Interesting. Young man at the flag ship Starbucks in Houston takes his computer with him to the restroom, an indication that he did not trust me to watch it for him. What was his reasoning? Was it me? Was it the fact that homeless sometimes wander into this busy Starbucks? Was it the fact he is black and possibly raised in a place where thievery was prevalent? I have no clue. The only piece of personal empirical evidence I have is that I have often observed white patrons leave their laptops unattended, but these occasions were probably in stores that are not as busy and thus not as risky. Or maybe the guy has just read articles like this one...
It began to rain in the middle of the night. There's nothing like the soothing patter of raindrops on a window to make one want to sleep in, and so I did not end up leaving Houston until 9:45.
Despite the rain, I went ahead and made the trip because the map on weather.com showed clear skies farther south. I did not pay attention to the thick white clouds depicted farther northwest, and as I approached Victoria I realized what they meant as drove into a downpour with little visibility. I hoped that the delay would not throw me too far off my schedule, and I was relieved when the weather cleared up some on the other side of Victoria. By the time I reached very pretty Rockport and finished chatting with the manager the clouds had moved away, and I had enough good sunlight to prompt me to wait for the cars to move from in front. The green suburban finally did, and right on cue an old man took its place in his sedan. I'd between waiting over 10 minutes, so I took the unusual step of asking him to move to another spot.
While waiting in line at the Wal-Mart Supercenter I noticed the customer in front of me had a bottle of some tea named "Red Diamond". I went back to the beverage section and picked up a bottle in the hopes that it's taste might approximate that of the Tradewinds I'd been craving for months. No dice.
I couldn't find a good place to stop and get a photo of downtown Corpus Christi, so this is the best I could do.
Goddamn seagulls!!! Get out the way!!!
Pretty good country on 94.7 out of Corpus Christi, calling itself "Texas radio".
Saw a billboard for Del Mar College. By coincidence I had read earlier in the week that Del Mar was the latest college to ban mySpace.
Okay, the Staples exit off eastbound SR-358 (South Padre Island Drive) is officially one of the worst I've ever seen, with half the cars exiting wanting to cross to the right to make a right turn, and half the drivers on the feeder wanting to get over to the left. Just crazy.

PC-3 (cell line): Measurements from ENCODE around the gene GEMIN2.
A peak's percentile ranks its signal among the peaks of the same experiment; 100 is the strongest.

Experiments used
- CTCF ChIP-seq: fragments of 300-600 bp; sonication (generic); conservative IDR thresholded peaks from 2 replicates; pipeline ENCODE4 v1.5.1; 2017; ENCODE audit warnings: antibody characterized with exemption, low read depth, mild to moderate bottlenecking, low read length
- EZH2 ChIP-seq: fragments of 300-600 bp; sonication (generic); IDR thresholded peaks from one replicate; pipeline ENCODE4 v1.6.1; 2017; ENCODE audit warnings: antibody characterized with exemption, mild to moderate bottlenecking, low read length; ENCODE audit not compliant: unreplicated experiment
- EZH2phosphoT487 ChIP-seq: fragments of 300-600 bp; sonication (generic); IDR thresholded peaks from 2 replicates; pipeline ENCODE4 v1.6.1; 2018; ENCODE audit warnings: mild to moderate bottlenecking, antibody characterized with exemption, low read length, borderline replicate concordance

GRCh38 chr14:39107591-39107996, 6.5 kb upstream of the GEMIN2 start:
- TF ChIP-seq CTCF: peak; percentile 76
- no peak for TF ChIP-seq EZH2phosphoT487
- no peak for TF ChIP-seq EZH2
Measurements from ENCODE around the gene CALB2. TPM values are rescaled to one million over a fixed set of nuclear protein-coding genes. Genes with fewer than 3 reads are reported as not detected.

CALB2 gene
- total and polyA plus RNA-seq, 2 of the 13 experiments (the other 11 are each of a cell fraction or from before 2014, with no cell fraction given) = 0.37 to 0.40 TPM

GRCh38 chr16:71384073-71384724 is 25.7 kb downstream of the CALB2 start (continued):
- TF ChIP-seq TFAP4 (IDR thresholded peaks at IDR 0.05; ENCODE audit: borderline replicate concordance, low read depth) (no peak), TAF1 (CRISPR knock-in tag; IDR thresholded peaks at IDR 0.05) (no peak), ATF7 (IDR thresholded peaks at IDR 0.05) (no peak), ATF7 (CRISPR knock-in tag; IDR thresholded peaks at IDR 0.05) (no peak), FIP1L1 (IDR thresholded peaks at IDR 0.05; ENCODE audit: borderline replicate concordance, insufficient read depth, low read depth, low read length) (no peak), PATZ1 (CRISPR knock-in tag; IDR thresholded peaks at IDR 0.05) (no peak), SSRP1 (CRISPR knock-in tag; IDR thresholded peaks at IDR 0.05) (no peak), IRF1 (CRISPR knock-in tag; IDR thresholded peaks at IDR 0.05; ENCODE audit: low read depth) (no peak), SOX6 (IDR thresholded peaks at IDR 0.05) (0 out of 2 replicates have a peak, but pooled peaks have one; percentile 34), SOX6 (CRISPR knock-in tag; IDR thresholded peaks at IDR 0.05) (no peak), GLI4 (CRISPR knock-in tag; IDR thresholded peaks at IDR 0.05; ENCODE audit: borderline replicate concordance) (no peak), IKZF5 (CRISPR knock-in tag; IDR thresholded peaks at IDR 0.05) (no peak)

Holy cow, but 94.7 isn't just "pretty good"--it's one the best country stations I've heard. I'm jealous that Corpus Christi gets a better country station than Houston.
Driscoll police on the corner in a Mustang.
Running out of time to reach three McAllen stores before sunset, and passing up the exit to the Harlingen store didn't help.
Finally!!! New Dixie Chicks! 'bout goddamn time.
Holy Moses! I should have thought of this before. It's only 143 miles from McAllen to Monterrey. Oh, never mind--there's no Starbucks there yet.
I was surprised to learn that Brownsville, belying south Texas' reputation for conservatism, is actually a growing hotbed of support for homosexuality. So much so that one politician is staking his entire campaign on the gay vote.
At the next store I asked the baristas to recommend a good Mexican restaurant. I rarely seek out Mexican food, but when in the Valley, it makes sense. They directed me towards a place named La Mexicana. The restaurant was just where the baristas had indicated, and I was please to find the parking lot nearly full. I took that as a sign that the food didn't suck.
Meanwhile, I continued to waffle back and forth between heading to San Antonio or heading to Houston and putting in some time at work in the morning. Counting what I would make working two hours before lunch plus the gas I'd save, I was looking at 100 bucks. Really it didn't make sense to add 160 miles to my trip for just four stores in San Antonio, because I expected to pass through the city again, or Austin, on the way to the US Scrabble Open in August. I had to think of allocating my travel money over the long term.